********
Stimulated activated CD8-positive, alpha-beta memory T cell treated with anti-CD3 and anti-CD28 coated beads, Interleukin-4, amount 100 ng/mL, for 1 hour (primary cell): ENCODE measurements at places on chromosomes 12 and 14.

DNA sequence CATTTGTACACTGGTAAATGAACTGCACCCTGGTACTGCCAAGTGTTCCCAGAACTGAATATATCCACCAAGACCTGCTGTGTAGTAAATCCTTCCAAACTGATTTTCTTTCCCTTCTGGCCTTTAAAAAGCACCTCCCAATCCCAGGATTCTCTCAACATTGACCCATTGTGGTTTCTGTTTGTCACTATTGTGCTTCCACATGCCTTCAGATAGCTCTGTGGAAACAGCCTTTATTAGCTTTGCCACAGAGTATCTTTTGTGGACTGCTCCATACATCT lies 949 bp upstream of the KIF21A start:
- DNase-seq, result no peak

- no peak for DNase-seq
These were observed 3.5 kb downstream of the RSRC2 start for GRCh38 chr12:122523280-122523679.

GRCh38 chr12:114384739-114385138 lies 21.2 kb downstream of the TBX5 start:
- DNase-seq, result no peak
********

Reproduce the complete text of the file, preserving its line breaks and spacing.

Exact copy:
Stimulated activated CD8-positive, alpha-beta memory T cell treated with anti-CD3 and anti-CD28 coated beads, Interleukin-4, amount 100 ng/mL, for 1 hour (primary cell): ENCODE measurements at places on chromosomes 12 and 14.

DNA sequence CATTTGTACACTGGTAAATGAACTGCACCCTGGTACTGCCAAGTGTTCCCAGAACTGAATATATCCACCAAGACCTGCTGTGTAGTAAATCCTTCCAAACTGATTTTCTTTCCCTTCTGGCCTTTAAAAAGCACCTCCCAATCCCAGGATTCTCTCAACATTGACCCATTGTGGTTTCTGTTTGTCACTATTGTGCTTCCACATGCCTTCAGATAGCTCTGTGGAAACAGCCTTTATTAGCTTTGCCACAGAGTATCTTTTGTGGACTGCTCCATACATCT lies 949 bp upstream of the KIF21A start:
- DNase-seq, result no peak

- no peak for DNase-seq
These were observed 3.5 kb downstream of the RSRC2 start for GRCh38 chr12:122523280-122523679.

GRCh38 chr12:114384739-114385138 lies 21.2 kb downstream of the TBX5 start:
- DNase-seq, result no peak